“But the peculiar evil of silencing the expression of an opinion is, that it is robbing the human race…if the opinion is right, they are deprived of the opportunity of exchanging truth for error: if wrong, they lose, what is almost as great a benefit, the clearer perception and livelier impression of truth, produced by its collision with error.”

    (HT: Chris Cardiff).

  6. Alice
    August 25th, 2010 at 21:43 | #6

    @Jarrah
    Complete hairsplitting Jarrah. Ridiculous. The graphs speak for themselves and most people can read a graph like that without having me having to say well “it went up for two years and down for three”". Further they can interpret the real facts without you notating what you want to cherry pick (first you start from 1978, then you comment on the last 17 years and further you dont and cant address the most recent years because they are in the graph at all ).

    Its pretty obvious from those graphs, the unemployment rate could be a lot better (lower) and especially for young people in Australia (but for all people as well) or would both yourself and Jim Rose have us believe the following

    “we have to get used to it – its a new higher natural rate – its because demand for skills has risen and demand for unskilled has fallen and its because of globalisation bla bla bla”

    and its due to every reason under the sun except the fact that politicians and parties have have been ignoring it..oh and I suppose I am to assume the market will fix it up – hmm taking its time isnt it?

    Have either you Jarrah or Jim Rose checked the age demographics of your political party members or the age demographic of greens voters. Ill bet thats where both the majors are missing something pretty major. Maybe, just maybe, youth are voting green because they, like myself have had enough of this nonsense and want something like government to actually correct things like this instead of the stupid habit of standing idly by saying “the market will fix it”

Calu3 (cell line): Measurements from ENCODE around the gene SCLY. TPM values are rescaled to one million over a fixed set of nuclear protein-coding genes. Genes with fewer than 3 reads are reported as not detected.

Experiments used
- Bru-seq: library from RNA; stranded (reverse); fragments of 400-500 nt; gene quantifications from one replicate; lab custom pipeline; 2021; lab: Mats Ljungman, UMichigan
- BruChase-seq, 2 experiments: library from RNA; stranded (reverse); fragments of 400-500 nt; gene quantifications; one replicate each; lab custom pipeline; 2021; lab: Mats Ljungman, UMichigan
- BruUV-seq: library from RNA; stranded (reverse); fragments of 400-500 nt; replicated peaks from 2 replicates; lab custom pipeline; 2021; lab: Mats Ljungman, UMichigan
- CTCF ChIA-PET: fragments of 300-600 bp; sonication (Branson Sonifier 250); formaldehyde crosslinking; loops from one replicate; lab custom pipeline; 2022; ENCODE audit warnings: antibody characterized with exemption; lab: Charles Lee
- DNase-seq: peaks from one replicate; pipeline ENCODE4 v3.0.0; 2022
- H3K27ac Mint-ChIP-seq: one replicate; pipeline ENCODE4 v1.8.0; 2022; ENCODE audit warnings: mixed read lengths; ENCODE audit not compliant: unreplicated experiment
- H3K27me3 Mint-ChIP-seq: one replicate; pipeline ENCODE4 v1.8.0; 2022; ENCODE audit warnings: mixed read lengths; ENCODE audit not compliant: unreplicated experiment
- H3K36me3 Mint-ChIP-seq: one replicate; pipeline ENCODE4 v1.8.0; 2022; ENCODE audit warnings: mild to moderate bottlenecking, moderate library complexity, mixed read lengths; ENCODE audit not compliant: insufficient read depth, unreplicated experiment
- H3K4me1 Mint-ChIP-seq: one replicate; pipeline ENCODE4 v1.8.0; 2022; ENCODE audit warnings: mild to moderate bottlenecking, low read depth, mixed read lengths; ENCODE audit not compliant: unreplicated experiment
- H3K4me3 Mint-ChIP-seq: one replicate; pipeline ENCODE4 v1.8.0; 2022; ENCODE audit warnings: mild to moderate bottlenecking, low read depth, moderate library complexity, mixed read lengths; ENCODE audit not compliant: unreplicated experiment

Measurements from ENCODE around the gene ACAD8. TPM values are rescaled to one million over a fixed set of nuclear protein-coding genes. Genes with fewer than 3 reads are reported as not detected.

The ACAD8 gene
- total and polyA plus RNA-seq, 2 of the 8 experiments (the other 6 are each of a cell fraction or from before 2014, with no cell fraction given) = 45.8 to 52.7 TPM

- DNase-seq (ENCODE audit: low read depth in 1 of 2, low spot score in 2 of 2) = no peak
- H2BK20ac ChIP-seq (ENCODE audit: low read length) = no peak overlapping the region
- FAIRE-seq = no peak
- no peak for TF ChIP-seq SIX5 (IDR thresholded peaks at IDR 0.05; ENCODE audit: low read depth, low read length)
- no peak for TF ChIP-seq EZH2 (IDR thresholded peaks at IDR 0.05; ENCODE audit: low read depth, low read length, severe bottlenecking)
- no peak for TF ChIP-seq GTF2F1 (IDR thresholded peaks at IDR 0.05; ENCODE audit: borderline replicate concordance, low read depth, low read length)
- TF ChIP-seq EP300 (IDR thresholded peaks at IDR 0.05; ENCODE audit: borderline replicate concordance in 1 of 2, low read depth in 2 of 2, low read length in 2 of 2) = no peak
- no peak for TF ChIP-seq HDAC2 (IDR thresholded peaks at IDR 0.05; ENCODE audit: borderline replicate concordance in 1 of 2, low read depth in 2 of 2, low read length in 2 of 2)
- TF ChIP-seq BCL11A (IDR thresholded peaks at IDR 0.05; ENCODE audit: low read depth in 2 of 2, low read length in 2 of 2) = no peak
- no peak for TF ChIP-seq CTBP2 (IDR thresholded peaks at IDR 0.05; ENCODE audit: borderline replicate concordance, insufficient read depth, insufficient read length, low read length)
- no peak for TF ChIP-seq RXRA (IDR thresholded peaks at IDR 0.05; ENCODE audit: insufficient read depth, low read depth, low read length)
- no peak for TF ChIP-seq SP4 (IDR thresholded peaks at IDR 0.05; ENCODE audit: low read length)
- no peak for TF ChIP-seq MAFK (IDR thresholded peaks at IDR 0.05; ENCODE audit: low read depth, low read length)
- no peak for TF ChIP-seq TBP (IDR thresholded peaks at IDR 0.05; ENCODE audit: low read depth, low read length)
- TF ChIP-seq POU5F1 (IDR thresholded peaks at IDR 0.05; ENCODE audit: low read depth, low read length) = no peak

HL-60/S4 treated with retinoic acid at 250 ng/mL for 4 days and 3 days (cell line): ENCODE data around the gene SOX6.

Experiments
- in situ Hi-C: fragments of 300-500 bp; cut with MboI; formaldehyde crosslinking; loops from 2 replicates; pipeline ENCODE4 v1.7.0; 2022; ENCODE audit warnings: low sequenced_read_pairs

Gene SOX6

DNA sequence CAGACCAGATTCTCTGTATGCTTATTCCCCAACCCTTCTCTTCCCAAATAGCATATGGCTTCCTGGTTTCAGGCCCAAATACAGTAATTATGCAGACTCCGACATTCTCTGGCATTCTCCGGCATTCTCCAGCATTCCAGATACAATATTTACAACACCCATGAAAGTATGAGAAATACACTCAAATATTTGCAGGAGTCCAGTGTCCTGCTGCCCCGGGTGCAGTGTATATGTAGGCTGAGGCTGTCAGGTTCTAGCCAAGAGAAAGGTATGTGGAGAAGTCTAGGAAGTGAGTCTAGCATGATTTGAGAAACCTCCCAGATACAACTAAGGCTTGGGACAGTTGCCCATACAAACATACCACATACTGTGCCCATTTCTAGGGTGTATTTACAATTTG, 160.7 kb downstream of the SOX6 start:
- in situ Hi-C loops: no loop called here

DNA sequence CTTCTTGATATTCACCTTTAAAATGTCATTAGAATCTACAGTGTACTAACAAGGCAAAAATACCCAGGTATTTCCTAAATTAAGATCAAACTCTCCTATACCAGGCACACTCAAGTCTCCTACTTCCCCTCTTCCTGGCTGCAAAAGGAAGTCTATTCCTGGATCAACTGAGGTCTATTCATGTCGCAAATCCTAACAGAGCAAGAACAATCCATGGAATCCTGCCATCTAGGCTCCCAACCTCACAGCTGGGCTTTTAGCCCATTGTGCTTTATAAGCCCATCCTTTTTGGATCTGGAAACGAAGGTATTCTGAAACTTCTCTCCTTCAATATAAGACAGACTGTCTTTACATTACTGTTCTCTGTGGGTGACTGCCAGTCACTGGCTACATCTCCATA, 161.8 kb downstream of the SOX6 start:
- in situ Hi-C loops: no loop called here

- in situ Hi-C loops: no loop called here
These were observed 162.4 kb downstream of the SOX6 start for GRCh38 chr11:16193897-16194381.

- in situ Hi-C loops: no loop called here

Certainly – its pretty obvious the regional independenets are feeling the same way – what was it that Katter called a liberal at Townsville airport – a slimy dog?
    No Jarrah – Im not blind but Im not a slimy dog either.

  7. Donald Oats
    August 25th, 2010 at 21:57 | #7

    Division is fine before the decision, but at some point a decision is to be made by a group of people, a group of people elected to make decisions. Without at least the consensus required for a decision to be made and accepted, government (as the topical case) ceases to exist.

    Words are fine and necessary; still, they cannot supplant action.

  8. August 25th, 2010 at 22:04 | #8

    “Back to more important matters …. the unemployment rate could be a lot better”

    LOL. Option B, both parts.

    “Further they can interpret the real facts without you notating what you want to cherry pick (first you start from 1978, then you comment on the last 17 years and further you dont and cant address the most recent years because they are in the graph at all ).”

    I started from 1978 because that was 30 years ago. Why? Because that was the first timeframe you nominated! I commented on the last 17 years (which are the most recent years – I used the ABS graphs) because it shows for more than half your first timeframe the trend has been resolutely down.

    Your claim that unemployment has been rising for decades is clearly and obviously FALSE. You have lost this argument. Mark it up with all the others and deal with it.

  9. August 25th, 2010 at 22:14 | #9

    If you’d said average unemployment is higher 1973-now than 1946-1973, I would have no quarrel. But accuracy seems to be a low priority for you when you’re in tirade-mode.

  10. Jim Rose
    August 25th, 2010 at 22:19 | #10

    @Alice
    Green voters are typically either tertiary educated or undergoing tertiary education. Their support is heavily concentrated amongst tertiary disciplines that tend to be secure and comfortable. The richest voters in Australia are not Liberals but Greens.

    Greens tend not to have children until their late 30s, if at all, which leaves them even richer and with lots of spare time to organise political activities and be annoying.

    In all phases of life, Greens are distinct from the typical Labor, Liberal or National voter demographic but support of Labor more for social rather than economic reasons.

    greens would be the typical expressive voter. as such, they pay no attention to whether the policies they support might actually work. expressing support for ideals is more important than actully achieving anything. the warm inner-glow is the same.

  11. Chris O’Neill
    August 25th, 2010 at 22:22 | #11

    Fran Barlow:

    It’s possible that some who wanted to punish the ALP for its lack of vision and ruthless machine politics wanted to do so by voting tactically wanted to do so in a way that did not solidarise with business-as-usual on climate change, or the mining tax

    So they support the mining tax (a Green favored policy I presume) by preferring a Liberal government? Yes, it looks like they are idiots. I guess it’s not surprising that at least 3.6% of the population are idiots when it comes to voting choices.

  12. Chris O’Neill
    August 25th, 2010 at 22:39 | #12

    Alice:

    Socialist alliance are a different party to the Greens Chris